Early stage clinical testing of Sanaria's intravenous malaria vaccine has shown promise, according to results published in Science. The vaccine, known as PfSPZ, contains attenuated Plasmodium falciparum (Pf) sporozoites (SPZ), was shown to be safe and well tolerated when administered to the 40 adult volunteers. However, it’s not the safety profile that has excited the malaria research community. The vaccine has also displayed unprecedented efficacy at protecting against malaria.
The volunteers received different doses of the vaccine and were then exposed to malaria-carrying mosquitoes. Of the six volunteers that received the highest dose – 5 doses of PfSPZ – none went on to become infected with malaria. Furthermore, only three of the nine volunteers who received 4 doses of the vaccine went on to contract malaria. This is in contrast to five out of the six unvaccinated volunteers who become infected with malaria.
On the face of it, it could be said that the vaccine was 100% effective at the highest dose – although the trial was of course too small to draw any firm conclusions. While many of the current experimental malaria vaccines target parts of the P. falciparum parasite, Sanaria's vaccine uses a weakened form of the whole parasite to induce a broad response against many different targets.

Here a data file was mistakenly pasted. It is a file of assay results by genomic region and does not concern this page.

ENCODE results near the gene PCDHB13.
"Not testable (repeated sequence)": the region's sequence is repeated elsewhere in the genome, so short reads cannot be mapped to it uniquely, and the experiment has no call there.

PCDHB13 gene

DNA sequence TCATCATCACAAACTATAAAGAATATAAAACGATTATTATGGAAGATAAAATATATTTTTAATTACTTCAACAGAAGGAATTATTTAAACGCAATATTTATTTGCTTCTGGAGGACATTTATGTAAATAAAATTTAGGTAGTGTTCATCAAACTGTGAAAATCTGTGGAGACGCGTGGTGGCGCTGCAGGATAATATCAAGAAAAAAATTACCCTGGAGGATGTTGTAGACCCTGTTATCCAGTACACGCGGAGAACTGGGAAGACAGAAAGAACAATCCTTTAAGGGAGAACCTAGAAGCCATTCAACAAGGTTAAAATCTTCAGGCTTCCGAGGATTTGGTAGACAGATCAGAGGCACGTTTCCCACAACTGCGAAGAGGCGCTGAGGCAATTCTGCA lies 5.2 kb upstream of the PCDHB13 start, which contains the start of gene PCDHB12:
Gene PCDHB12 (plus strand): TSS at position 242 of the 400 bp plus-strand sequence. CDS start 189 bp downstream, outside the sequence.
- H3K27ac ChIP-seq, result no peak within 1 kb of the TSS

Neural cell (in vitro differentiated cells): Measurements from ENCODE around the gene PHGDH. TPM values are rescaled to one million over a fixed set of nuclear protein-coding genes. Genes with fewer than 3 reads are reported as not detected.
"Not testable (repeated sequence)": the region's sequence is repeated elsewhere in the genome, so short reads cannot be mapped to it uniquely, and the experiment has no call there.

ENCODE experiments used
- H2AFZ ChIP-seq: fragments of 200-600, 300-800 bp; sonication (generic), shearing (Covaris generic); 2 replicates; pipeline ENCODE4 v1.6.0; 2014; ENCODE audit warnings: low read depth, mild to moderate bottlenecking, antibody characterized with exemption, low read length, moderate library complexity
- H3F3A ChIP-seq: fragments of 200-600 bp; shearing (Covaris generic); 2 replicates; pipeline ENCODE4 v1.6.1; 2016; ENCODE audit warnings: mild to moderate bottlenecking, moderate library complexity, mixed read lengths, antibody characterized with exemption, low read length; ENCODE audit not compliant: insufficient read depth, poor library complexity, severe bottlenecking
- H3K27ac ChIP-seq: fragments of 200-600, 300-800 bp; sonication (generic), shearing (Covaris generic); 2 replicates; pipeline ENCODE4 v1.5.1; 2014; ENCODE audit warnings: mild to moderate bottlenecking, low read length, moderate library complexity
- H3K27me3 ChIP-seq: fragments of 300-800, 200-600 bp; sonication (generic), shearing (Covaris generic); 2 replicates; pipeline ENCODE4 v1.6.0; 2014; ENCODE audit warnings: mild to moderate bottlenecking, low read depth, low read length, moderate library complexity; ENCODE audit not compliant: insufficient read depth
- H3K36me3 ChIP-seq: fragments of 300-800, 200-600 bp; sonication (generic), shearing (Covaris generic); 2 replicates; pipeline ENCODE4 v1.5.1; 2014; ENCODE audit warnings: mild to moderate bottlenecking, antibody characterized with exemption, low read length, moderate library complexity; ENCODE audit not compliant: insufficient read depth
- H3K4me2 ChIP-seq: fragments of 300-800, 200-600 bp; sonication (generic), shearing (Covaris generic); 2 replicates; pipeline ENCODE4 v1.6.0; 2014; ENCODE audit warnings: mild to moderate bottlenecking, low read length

“We were excited and thrilled by the result, but it is important that we repeat it, extend it and do it in larger numbers,” said lead author Dr Robert Seder, from the Vaccine Research Center at the National Institutes of Health. "It allows us in future studies to increase the dose and alter the schedule of the vaccine to further optimise it. The next critical questions will be whether the vaccine is durable over a long period of time and can the vaccine protect against other strains of malaria.”
To make the vaccine, Sanaria raised mosquitoes in sterile conditions, infected them with the malaria parasite, and then weakened the parasite through irradiation. The parasites were then harvested from the salivary glands of the mosquitoes.
“While we’re still in the early stages of testing, we believe this vaccine will be used to eliminate malaria,” said Stephen L. Hoffman, CEO of Sanaria. “It’s reasonable to suggest that within three-to-five years, a safe, reliable vaccine could be a commercial reality and provide medical benefit to a huge population.”
Of course, the vaccine was administered intravenously. Could this be an issue if and when it comes to delivering the vaccine in a mass campaign?
If you want to know more about strategy and innovation in vaccines, you might be interested in attending the World Vaccine Congress Europe 2013, 16-17 October 2013, Lille.